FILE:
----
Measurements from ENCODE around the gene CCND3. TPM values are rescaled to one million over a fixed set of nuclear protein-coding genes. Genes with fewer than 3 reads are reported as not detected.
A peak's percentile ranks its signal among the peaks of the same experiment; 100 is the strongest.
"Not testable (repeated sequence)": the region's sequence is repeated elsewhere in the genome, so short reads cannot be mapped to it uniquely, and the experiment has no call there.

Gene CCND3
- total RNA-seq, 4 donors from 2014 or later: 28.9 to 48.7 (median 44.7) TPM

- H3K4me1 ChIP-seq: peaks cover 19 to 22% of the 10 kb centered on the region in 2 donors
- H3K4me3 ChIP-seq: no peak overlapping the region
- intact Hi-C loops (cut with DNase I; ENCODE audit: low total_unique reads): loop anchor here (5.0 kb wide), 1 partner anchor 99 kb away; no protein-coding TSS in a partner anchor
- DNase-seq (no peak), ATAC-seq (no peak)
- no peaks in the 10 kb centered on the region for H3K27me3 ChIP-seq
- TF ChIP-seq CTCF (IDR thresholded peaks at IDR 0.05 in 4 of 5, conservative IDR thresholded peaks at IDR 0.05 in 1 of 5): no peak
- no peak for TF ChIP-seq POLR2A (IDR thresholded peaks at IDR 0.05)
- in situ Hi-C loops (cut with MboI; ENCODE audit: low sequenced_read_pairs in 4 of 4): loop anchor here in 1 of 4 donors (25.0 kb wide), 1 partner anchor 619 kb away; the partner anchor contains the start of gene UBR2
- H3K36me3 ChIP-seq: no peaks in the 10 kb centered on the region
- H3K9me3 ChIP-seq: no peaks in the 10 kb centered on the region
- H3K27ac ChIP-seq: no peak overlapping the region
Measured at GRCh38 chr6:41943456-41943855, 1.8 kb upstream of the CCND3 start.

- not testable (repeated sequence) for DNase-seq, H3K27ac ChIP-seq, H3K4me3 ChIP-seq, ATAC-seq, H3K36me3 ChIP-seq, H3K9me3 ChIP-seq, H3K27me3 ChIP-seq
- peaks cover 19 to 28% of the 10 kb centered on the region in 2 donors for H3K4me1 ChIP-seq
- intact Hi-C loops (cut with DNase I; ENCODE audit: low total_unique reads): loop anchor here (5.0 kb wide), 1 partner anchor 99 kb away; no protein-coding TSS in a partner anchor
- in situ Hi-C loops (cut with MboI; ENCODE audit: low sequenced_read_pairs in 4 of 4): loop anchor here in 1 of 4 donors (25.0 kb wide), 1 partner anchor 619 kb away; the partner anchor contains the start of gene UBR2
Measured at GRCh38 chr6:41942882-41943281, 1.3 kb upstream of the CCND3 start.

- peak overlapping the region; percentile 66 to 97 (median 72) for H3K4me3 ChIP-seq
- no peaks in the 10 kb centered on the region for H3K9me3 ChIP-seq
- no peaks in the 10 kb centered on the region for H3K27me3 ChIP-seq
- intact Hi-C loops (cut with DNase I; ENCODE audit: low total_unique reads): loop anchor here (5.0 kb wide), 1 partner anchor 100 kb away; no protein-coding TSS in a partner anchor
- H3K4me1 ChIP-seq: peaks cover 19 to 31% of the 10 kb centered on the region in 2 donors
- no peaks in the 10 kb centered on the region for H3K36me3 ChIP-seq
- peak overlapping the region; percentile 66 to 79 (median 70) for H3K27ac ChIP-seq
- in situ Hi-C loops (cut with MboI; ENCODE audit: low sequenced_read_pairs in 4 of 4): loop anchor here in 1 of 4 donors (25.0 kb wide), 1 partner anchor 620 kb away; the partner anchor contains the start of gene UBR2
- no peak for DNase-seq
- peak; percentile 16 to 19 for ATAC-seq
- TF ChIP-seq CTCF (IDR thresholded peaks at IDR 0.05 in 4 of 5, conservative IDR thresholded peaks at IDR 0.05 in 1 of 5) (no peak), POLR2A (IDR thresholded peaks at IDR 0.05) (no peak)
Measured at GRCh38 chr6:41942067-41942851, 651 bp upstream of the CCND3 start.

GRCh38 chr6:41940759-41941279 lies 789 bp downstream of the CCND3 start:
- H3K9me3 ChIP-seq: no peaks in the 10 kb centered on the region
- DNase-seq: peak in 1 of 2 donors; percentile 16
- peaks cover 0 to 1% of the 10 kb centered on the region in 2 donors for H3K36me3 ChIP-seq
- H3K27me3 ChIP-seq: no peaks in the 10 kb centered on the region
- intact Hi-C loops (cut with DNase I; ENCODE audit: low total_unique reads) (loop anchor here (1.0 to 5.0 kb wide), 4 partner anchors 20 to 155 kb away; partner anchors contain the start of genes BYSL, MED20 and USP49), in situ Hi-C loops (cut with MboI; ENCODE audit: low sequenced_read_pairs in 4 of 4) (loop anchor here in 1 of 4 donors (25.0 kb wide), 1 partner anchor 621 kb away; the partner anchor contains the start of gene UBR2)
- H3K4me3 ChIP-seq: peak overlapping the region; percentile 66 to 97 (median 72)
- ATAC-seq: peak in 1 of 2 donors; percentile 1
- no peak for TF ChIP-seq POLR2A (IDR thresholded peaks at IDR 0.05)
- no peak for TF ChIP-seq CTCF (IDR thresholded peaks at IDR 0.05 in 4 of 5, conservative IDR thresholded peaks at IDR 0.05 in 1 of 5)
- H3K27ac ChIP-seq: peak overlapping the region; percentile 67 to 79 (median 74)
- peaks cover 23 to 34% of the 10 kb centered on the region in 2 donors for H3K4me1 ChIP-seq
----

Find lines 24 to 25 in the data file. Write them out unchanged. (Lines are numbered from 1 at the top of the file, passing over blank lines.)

- no peaks in the 10 kb centered on the region for H3K9me3 ChIP-seq
- no peaks in the 10 kb centered on the region for H3K27me3 ChIP-seq